The Lenz Case
The key question in whether the copyright owner will be liable under 512(f) is whether they appropriately swear under 17 U.S.C. § 512(c) that the “use of the material in the manner complained of is not authorized by the copyright owner, its agent, or the law.” Before this decision, it was unclear whether the owner of the work really had to worry about 512(f) claims. However, Lenz vs. Universal demands that before you send a DMCA notice, you must consider fair use.
In Lenz, the 9th U.S. Circuit Court of Appeals disagreed with Universal, holding “Anyone who makes a fair use of the work is not an infringer of the copyright with respect to such use.” In fact, fair use under § 107 “expressly authorizes fair use,” making it a right.
Given that there is so much adult content being pirated online, adult film producers blanket tube sites and one click hosting sites with DMCA notices. Nate Glass, who runs one of the best-known DMCA services in the industry, said that the adult industry sends more than 10 million takedown requests per month. Such a volume creates a mathematical impossibility that there are not thousands of errors per month. Whether a studio sends its own DMCA notices or has a third party send them, 512(f) is now something to be concerned about.
While Lenz makes it clear that a takedown request can only be sent after considering fair use, its implications are broader than that. For example, what if a studio sends a DMCA takedown request to a tube site, but that content was placed on the tube site by an affiliate, who had the right to place it there? While Lenz did not consider this question, it would seem that licensed content wrongfully removed could cause even greater headaches than hard-to-pin-down fair uses.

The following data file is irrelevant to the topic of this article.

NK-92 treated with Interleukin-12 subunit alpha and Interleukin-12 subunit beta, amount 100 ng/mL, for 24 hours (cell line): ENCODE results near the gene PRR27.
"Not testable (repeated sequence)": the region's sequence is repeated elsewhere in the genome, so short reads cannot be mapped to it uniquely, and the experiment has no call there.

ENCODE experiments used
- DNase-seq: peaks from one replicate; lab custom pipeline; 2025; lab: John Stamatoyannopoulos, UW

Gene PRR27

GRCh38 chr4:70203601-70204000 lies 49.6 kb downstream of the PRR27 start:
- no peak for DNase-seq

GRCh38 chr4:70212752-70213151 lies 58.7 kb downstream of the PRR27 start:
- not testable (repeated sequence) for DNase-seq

Porn tube sites may see a decrease in the number of takedown notices while copyright owners adjust to Lenz. Any takedown service or studio would be well-advised to be a lot more careful before sending a DMCA notice. While 512(f) has always been there, it has been regarded as somewhat impotent. Lenz changes that, especially in light of its language that the site need not show actual damages.
If you are a paysite owner, imagine the outrage you would feel if you hired a DMCA takedown company, they send thousands of notices on your behalf, but they hit a handful of licensed clips and a handful of cumpilations.
A few weeks later, you get served with a lawsuit by a collection of tube sites!
Under § 512(f) and Lenz, this is a distinct possibility. Therefore, if there is any question as to whether the file is legally up or not, you should be extremely cautious.
© Marc J. Randazza
Marc J. Randazza is the managing partner at Randazza Legal Group. The firm has offices in Las Vegas and Miami, both specializing in intellectual property, First Amendment and Internet law. He can be reached at firstname.lastname@example.org